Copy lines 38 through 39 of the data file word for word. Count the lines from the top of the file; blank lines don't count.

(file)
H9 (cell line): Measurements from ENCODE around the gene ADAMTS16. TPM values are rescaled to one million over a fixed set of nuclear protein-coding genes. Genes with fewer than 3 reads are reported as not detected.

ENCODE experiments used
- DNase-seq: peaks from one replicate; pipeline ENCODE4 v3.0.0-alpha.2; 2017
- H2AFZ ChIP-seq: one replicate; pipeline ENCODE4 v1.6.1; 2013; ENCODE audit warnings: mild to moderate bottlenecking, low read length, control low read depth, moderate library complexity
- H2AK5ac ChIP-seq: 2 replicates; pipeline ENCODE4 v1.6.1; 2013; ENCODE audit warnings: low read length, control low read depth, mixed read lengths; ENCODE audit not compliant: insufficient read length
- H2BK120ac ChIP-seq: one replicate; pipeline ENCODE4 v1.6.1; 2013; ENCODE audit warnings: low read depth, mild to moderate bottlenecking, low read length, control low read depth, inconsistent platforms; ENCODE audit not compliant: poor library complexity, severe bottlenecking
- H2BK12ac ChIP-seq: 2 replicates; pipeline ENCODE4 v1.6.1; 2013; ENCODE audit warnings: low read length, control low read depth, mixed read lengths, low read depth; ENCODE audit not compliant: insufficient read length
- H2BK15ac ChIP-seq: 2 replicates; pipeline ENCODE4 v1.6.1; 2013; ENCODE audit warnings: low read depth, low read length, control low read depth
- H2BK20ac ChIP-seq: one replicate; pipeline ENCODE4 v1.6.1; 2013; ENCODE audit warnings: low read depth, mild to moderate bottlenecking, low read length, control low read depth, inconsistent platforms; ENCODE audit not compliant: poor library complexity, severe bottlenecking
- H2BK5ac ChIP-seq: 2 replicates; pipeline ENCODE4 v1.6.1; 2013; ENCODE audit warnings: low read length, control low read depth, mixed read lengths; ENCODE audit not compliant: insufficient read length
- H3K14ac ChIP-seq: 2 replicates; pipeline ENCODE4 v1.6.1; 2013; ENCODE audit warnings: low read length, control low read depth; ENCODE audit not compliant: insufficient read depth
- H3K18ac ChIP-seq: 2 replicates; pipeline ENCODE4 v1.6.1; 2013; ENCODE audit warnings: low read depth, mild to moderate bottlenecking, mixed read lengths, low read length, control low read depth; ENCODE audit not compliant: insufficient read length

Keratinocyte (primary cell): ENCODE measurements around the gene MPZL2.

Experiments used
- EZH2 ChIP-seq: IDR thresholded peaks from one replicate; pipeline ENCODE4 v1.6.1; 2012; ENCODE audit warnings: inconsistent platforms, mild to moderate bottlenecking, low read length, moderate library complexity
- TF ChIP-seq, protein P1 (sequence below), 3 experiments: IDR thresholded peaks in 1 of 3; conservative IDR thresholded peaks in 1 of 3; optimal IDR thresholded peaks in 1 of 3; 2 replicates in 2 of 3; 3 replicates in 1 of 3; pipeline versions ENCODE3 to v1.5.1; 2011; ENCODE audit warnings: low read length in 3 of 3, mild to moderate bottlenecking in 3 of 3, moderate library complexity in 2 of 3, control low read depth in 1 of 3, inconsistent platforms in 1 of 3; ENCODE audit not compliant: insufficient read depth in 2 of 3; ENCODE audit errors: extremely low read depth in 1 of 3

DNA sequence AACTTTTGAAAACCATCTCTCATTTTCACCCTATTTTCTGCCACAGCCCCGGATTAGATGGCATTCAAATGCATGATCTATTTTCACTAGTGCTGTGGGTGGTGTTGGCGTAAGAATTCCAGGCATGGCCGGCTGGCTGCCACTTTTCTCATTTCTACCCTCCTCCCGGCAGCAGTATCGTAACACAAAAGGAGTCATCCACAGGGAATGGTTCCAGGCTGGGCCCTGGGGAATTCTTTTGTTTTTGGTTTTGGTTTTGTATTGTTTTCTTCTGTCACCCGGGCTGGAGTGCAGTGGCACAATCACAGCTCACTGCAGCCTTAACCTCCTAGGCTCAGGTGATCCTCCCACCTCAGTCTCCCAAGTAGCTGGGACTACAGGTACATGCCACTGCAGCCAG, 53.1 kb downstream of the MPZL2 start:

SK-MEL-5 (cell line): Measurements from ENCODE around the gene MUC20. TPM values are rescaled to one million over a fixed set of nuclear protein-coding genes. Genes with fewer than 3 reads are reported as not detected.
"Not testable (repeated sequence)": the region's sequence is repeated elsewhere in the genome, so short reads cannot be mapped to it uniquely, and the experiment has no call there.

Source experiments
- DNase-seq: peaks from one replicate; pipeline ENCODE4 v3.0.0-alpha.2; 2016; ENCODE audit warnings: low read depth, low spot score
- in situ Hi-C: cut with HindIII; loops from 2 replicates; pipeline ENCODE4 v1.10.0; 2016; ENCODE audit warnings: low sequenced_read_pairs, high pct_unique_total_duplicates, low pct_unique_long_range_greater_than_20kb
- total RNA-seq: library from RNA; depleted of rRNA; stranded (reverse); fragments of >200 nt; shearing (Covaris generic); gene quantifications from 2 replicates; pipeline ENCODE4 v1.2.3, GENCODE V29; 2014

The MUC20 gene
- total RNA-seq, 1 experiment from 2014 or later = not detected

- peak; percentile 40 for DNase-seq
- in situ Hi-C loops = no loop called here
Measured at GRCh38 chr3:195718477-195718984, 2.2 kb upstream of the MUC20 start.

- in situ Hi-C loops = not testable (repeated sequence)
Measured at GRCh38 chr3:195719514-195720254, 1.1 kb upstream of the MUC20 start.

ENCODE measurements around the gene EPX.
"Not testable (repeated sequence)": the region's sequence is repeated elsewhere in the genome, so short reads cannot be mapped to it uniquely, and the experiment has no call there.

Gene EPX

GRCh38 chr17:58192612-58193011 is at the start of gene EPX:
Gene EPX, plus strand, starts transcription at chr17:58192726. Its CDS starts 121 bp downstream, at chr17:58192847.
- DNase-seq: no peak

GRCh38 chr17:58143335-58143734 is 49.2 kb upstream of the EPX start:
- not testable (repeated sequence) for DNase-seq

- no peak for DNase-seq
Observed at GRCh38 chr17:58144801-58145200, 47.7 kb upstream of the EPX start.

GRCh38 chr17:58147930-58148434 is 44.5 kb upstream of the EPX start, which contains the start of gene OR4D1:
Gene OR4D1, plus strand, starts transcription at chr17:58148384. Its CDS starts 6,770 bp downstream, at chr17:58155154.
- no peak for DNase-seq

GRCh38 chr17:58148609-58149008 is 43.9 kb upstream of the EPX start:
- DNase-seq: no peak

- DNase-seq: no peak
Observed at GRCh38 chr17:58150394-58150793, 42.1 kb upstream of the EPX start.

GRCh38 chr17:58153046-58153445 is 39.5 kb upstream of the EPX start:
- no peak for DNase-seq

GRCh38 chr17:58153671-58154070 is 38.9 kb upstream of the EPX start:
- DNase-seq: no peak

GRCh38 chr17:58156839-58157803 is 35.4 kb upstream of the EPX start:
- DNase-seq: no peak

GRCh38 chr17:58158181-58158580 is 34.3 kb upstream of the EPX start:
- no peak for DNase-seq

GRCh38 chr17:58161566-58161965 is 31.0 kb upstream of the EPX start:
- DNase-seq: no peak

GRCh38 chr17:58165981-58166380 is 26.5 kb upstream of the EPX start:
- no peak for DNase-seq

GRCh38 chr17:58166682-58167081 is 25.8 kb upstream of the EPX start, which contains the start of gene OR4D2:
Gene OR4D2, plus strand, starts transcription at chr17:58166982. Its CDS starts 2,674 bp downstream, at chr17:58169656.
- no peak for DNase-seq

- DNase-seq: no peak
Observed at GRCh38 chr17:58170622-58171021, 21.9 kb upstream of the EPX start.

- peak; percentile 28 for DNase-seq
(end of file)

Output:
- not testable (repeated sequence) for DNase-seq

- no peak for DNase-seq